This very clean city clearly takes pride in disposing of trash in appropriate ways. What interested me was that it’s also a city that owes its commerce to tourism and even the “visitors” seemed to honor the proper disposal of trash. I was one of many people intrigued with the solar power containers that crush recyclables. See photo below.

A visitor to the Royal BC Museum is treated to many delightful and engaging “cultural” exhibits, including a well-done video about global warming. There was no “hedging” or balancing the information as is often the case in the U.S. Rather, the museum suggested that enacting the solutions was the responsibility of every citizen on the planet. Sometimes you have to admire the directness of our northern neighbors. I wonder if this “enlightenment” comes from their respect and reverence to the many “first people” tribes that are recognized as significant contributors to the local history. It seems to have engendered a belief in the local population about the importance of maintaining the balance between man and nature.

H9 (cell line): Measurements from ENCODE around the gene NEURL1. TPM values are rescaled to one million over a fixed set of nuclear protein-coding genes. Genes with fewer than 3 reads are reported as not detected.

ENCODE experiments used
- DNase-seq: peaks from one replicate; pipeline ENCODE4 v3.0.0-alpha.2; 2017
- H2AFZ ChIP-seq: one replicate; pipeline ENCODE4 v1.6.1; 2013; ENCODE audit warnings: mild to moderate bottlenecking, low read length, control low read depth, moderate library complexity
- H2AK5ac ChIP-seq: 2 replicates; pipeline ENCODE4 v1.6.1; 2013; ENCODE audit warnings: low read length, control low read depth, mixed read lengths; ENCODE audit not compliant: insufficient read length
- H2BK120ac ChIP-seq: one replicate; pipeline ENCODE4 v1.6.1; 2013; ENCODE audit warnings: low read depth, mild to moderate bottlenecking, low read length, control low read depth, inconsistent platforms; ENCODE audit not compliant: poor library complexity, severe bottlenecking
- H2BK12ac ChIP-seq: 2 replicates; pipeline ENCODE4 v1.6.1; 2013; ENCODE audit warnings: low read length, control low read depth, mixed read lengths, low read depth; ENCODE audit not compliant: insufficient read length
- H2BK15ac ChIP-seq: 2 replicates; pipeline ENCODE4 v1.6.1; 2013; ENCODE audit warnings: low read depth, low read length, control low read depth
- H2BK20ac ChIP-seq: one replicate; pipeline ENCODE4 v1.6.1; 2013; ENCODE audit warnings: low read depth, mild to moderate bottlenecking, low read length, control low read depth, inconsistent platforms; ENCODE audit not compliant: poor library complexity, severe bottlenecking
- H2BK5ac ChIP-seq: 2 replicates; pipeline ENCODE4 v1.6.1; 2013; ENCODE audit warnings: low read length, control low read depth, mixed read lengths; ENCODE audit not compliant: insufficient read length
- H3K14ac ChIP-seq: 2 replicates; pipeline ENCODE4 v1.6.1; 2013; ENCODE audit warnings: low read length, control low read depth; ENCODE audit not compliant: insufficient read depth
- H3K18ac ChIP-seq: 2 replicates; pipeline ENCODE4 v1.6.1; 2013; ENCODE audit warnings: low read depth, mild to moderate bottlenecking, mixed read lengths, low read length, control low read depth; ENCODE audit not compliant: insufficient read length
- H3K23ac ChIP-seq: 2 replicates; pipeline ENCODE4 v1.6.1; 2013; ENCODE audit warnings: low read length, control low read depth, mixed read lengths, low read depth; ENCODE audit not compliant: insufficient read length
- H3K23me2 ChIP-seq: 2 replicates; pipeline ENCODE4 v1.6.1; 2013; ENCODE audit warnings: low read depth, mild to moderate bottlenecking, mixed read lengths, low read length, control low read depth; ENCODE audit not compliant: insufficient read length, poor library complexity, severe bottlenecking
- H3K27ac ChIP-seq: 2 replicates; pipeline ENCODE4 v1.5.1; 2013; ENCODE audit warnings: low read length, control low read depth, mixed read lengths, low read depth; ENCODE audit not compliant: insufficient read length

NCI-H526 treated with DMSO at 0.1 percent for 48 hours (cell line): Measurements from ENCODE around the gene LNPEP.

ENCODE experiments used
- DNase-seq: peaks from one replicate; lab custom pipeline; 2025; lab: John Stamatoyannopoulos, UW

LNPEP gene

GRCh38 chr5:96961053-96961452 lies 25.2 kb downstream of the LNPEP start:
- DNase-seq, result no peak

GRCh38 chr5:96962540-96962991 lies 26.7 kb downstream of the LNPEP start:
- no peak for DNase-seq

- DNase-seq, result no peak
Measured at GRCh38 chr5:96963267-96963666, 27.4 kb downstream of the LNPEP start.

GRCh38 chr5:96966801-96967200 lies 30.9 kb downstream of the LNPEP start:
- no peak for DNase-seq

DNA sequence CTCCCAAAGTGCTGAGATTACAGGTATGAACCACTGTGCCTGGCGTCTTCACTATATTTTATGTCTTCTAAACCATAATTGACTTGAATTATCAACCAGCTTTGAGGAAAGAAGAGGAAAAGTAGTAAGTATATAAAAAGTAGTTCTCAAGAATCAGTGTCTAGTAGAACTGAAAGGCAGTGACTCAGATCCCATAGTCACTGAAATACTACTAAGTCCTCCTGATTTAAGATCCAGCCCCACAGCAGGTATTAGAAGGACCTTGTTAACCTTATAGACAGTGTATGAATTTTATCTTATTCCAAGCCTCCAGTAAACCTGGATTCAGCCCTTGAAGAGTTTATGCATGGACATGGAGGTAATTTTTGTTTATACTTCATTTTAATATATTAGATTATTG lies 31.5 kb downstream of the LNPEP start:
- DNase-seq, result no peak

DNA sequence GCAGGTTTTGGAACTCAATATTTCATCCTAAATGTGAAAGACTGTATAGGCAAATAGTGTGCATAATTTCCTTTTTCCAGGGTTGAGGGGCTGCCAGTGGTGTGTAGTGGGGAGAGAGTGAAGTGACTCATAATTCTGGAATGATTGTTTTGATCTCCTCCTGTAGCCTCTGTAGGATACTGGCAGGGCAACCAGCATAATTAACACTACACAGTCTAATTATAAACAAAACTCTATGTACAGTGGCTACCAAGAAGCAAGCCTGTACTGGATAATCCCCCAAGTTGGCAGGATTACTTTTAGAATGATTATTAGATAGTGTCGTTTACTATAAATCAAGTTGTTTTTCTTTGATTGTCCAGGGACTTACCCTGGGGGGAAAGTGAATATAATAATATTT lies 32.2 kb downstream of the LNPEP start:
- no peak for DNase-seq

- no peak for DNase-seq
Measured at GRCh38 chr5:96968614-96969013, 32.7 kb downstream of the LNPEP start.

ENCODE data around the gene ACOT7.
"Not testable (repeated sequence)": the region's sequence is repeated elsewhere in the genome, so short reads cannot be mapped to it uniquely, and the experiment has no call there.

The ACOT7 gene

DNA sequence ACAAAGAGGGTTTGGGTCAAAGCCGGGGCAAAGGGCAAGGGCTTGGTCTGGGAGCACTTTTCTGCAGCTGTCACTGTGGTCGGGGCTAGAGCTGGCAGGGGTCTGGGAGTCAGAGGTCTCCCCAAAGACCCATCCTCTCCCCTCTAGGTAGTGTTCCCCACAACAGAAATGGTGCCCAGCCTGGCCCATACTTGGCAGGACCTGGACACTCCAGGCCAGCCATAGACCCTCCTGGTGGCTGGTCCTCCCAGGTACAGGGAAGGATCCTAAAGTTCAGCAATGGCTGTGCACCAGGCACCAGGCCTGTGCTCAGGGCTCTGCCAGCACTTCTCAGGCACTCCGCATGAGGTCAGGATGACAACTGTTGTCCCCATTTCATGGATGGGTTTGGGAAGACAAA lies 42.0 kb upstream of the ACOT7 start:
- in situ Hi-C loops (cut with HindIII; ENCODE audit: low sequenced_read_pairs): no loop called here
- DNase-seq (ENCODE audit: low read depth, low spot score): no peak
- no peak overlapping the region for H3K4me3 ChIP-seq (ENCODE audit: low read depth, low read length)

Whatever the reasons, I applaud western Canada’s stated support for restoring our planet.

Tuesday, August 7, 2007

Online Shopping Expedition

Of course, it was necessary to find just the right accoutrements to complete the move back into the new home. I tried to incorporate as many of my old furnishings as possible by changing lampshades, updating knobs etc. Of course, there still were some things that had to be brought in order to complete to "look". While searching online, I found some exciting web sites that I share with you here. Happy shopping. I just love their Riverside sea glass dishes. A very chic and practical take on contemporary pieces to add to your home. Use these very stylish melamine plates instead of paper or plastic next time you have a soiree outdoors When not in Chicago or Brooklyn to see the store in person, check it out online. No one edits or chooses more stylish products from around the world than this charming couple. I feel as if I know them by seeing what they select over the years.

Two of my favorite sources/designs for cabinetry hardware. I was so taken with the Sartre (perfect name) knob from Pacific Modern that I used it in my kitchen. An interesting collection of “reuse” items. Got to have the motherboard luggage tags!